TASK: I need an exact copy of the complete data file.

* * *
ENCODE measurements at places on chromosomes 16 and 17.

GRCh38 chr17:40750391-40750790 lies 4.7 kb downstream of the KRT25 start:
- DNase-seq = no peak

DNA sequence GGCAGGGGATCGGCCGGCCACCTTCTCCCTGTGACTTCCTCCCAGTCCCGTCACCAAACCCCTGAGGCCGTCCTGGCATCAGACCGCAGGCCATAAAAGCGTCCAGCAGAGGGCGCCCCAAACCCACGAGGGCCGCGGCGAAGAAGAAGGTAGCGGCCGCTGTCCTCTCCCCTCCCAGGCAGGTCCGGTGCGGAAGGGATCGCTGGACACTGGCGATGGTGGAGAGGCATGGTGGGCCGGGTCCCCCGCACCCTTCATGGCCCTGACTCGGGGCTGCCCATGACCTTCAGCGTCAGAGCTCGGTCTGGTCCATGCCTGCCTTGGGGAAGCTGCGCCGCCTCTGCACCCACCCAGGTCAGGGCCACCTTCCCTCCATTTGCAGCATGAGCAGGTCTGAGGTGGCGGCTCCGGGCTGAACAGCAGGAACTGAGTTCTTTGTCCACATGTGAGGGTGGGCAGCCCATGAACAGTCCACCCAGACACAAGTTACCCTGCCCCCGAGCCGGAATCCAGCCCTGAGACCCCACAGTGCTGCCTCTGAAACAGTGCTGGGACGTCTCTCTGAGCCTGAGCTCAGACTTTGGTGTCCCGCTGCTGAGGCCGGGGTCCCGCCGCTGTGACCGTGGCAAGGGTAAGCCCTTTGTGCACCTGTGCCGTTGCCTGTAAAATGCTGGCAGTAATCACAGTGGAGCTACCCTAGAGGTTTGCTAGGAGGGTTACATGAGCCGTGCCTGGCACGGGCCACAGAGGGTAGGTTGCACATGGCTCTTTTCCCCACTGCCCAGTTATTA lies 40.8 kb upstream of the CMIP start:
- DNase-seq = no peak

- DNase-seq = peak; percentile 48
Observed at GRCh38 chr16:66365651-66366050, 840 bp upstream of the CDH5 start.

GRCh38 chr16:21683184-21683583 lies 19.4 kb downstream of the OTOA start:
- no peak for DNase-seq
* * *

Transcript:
ENCODE measurements at places on chromosomes 16 and 17.

GRCh38 chr17:40750391-40750790 lies 4.7 kb downstream of the KRT25 start:
- DNase-seq = no peak

DNA sequence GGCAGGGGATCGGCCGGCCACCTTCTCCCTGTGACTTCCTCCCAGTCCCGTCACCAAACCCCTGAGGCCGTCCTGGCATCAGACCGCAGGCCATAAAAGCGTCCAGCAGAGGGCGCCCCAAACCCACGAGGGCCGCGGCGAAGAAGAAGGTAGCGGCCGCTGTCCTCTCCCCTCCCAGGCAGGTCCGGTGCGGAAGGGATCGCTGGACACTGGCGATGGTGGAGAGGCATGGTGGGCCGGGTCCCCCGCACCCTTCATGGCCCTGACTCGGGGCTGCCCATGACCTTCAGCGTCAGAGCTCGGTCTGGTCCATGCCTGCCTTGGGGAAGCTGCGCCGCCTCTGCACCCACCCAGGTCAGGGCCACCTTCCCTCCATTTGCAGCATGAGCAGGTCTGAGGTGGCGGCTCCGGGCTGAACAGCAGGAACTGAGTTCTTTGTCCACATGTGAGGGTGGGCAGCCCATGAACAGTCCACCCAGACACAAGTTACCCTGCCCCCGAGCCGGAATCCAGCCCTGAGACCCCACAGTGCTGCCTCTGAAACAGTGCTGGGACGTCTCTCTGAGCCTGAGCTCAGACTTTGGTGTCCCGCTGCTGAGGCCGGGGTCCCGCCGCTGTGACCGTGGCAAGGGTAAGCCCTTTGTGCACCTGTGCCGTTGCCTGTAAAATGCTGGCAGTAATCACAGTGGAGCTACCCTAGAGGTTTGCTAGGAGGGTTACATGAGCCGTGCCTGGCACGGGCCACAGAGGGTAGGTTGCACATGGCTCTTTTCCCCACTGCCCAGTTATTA lies 40.8 kb upstream of the CMIP start:
- DNase-seq = no peak

- DNase-seq = peak; percentile 48
Observed at GRCh38 chr16:66365651-66366050, 840 bp upstream of the CDH5 start.

GRCh38 chr16:21683184-21683583 lies 19.4 kb downstream of the OTOA start:
- no peak for DNase-seq